Caravaggio and His Legacy
Edited by J. Patrice Marandel
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Over the holiday I was finally able to see one of the most talked-about exhibits of the Los Angeles season.
As you walk into the Resnick Pavillion at the Los Angeles County Museum of Art, you can’t help but be overwhelmed by the majestic works of Michelangelo Merisi da Caravaggio in the grand space. And to see these pieces up close and personal – much like taking in Rembrandt or other works that appear very dark on the printed page and on your computer – is a wonderful lesson in this master’s technique and skill.
The great disappointment in the exhibit is that there are only eight Caravaggio paintings on display – half of them on loan from American museums. What follows though, are the works of his contemporaries and followers – and it is a mesmerizing introduction. Artists like Orazio Riminaldi, Carlo Saraceni, Matthias Stom and Gerrit van Honthorst line up next to the master. We see tales of Christ crowned with thorns, the denial of Saint Peter, Daedalus and Icarus. Caravaggio’s influence as well as the culture in western Europe at that moment in time begin to tell a larger story, thanks to the careful curation and narrative both on the walls of LACMA and in the pages of the catalogue – which as we all know is the lasting treasure of exhibits like this.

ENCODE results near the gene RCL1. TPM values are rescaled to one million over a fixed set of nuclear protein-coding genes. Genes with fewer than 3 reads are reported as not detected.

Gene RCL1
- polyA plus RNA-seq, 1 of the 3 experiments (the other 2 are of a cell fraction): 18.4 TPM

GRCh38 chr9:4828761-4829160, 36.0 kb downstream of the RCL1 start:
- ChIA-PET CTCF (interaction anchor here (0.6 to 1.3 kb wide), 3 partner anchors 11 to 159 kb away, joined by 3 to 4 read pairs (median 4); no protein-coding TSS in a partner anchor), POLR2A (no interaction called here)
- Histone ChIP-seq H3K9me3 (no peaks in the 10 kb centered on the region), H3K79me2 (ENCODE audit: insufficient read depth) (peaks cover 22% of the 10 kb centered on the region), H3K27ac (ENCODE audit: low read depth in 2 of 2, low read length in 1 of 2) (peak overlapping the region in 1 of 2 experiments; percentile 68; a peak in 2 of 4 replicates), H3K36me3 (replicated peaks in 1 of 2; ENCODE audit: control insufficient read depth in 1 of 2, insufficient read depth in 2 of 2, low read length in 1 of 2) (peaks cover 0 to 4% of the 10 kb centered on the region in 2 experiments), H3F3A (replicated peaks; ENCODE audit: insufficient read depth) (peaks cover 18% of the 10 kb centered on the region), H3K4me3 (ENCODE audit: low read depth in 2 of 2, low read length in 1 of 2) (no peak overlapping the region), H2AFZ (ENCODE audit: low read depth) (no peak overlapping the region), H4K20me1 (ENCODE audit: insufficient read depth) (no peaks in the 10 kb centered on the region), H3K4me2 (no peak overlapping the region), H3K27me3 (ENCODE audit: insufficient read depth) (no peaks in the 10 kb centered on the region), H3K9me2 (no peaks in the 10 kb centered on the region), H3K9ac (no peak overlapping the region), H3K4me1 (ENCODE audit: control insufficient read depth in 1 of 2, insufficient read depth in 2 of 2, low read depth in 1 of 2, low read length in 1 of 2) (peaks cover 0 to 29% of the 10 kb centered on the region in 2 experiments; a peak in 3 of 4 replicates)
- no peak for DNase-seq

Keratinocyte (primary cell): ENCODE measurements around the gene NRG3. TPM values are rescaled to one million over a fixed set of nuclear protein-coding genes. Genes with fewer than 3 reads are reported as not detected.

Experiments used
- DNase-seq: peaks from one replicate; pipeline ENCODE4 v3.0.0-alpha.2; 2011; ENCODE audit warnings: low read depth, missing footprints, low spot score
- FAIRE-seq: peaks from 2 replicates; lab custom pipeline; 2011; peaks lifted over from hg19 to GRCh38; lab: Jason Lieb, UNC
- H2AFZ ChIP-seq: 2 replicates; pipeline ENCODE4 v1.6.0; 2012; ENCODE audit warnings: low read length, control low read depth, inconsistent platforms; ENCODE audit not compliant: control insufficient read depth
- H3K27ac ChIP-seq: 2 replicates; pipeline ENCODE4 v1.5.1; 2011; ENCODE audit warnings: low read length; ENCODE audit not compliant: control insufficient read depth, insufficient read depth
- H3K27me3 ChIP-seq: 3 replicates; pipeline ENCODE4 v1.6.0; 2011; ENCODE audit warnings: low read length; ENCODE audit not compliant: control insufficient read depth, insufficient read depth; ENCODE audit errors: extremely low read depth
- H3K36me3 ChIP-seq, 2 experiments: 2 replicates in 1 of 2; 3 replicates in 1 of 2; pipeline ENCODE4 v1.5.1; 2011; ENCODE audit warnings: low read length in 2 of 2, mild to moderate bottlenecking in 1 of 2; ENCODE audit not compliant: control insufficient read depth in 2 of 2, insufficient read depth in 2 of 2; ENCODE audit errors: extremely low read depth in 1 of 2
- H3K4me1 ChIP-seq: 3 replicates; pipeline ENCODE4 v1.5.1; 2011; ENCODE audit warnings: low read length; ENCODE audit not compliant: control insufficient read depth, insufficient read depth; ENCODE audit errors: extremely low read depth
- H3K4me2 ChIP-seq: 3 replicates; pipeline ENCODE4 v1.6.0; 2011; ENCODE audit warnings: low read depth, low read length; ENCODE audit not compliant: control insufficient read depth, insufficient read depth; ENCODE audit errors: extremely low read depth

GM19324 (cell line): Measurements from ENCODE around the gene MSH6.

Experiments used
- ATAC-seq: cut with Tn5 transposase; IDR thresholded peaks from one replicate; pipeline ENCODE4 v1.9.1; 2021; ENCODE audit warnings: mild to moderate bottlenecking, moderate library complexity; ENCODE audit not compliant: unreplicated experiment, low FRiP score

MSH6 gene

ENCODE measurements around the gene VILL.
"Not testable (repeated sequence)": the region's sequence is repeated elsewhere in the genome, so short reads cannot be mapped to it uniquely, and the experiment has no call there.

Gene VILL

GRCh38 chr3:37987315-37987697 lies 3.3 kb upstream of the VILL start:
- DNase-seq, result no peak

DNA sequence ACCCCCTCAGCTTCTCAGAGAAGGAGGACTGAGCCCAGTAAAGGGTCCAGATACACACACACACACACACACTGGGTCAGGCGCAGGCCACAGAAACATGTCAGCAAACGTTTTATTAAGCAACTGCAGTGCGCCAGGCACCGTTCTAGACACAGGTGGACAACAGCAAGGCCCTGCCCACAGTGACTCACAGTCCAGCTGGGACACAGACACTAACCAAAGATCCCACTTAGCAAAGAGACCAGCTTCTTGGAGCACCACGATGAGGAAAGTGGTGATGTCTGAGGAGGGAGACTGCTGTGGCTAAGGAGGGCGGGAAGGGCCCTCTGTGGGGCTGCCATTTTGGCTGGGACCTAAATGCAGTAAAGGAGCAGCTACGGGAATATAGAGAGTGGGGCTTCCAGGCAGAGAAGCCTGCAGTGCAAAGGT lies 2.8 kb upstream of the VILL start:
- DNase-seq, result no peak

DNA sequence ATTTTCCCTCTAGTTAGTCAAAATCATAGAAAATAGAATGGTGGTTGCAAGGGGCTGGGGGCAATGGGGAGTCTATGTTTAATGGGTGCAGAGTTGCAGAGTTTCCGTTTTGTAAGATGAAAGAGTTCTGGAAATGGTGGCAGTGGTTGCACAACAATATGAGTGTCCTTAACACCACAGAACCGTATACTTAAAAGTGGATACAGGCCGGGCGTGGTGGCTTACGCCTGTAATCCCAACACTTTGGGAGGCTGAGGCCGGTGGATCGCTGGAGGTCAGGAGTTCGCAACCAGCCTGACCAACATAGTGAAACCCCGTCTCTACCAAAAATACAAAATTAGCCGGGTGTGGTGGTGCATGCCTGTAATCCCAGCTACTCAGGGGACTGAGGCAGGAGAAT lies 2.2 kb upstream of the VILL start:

The small handful of actual Caravaggio works is a tough hurdle to overcome, but thankfully this collection introduces us to a slew of artists whom we may otherwise never now, and certainly not in such an illuminated context.